Rumbles in the deep: Oregon researchers record cacophony at 36,000 feet below sea level
A team of oceanographers headquartered in Newport recently sent a special microphone deep into the Pacific Ocean’s famed Mariana Trench, nearly seven miles below the ocean’s surface, and the results were surprising.
It’s noisy down there.
“In theory it should be one of the quietest places in the ocean,” Robert Dziak, a National Oceanic and Atmospheric Administration research oceanographer and chief scientist on the project said of the Challenger Deep region of the Mariana Trench.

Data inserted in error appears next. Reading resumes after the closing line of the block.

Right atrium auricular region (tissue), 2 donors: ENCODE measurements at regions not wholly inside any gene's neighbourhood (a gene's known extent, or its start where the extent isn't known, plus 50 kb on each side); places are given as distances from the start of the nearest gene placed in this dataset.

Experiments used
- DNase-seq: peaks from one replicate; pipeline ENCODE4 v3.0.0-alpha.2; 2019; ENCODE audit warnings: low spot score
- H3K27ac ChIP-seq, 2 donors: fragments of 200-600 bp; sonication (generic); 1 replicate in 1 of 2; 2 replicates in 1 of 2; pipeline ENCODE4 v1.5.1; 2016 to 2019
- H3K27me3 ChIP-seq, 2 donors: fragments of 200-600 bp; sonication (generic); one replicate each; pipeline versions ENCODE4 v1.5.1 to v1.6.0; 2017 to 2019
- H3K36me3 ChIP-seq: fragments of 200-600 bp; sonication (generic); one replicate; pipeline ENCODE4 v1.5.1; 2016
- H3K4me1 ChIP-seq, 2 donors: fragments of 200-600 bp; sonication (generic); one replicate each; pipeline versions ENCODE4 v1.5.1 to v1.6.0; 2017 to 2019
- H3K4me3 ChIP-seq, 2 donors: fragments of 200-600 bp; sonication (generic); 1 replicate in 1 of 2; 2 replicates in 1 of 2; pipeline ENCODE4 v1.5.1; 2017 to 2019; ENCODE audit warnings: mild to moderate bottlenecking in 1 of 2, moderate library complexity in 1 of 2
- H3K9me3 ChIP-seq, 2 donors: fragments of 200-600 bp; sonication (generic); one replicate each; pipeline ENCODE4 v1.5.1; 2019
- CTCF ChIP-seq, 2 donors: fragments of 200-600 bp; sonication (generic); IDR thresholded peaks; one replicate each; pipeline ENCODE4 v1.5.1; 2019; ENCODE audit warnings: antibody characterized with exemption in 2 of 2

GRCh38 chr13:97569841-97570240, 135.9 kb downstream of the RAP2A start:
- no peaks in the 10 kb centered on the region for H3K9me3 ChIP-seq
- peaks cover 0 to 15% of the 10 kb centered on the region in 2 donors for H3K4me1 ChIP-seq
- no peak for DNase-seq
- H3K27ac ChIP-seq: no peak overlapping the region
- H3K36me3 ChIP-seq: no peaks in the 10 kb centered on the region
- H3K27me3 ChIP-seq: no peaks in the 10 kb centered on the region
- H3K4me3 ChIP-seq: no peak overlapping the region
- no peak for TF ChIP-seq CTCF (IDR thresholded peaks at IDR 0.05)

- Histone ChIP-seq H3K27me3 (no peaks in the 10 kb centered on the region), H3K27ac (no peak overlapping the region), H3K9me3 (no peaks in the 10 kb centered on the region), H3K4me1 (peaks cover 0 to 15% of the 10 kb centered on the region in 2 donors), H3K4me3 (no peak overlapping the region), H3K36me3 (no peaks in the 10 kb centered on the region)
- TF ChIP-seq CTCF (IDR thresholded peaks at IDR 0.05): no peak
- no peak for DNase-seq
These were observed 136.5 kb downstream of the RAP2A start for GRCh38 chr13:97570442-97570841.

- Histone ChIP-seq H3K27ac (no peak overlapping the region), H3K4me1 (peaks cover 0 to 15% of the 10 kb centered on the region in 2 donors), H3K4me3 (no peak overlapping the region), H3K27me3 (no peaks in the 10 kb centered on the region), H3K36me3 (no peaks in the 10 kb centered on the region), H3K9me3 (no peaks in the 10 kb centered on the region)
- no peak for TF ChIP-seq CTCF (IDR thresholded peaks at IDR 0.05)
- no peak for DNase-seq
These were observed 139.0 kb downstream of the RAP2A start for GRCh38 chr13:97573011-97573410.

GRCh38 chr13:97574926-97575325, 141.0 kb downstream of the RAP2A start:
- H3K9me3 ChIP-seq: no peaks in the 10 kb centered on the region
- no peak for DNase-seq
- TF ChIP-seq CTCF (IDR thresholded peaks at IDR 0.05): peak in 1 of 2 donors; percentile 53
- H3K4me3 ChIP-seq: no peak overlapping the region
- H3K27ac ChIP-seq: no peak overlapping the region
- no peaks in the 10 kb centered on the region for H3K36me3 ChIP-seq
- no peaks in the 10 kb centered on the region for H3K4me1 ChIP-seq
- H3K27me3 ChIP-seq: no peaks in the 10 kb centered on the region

Instead, the small research team based atOregon State University’s Hatfield Marine Science Center, heard a variety of noises and captured what they believe are the first recordings produced from the deepest-known area of the Earth’s oceans.
After analyzing the audio recordings, researchers identified several earthquakes, the moan of baleen whales, a typhoon and quite a bit of noise from ship traffic 36,000 feet above the specially designed microphone anchored to the trench’s seafloor.
Dziak pitched the $100,000 project two years ago, with the goal of establishing a baseline for ambient noise inside the Mariana Trench.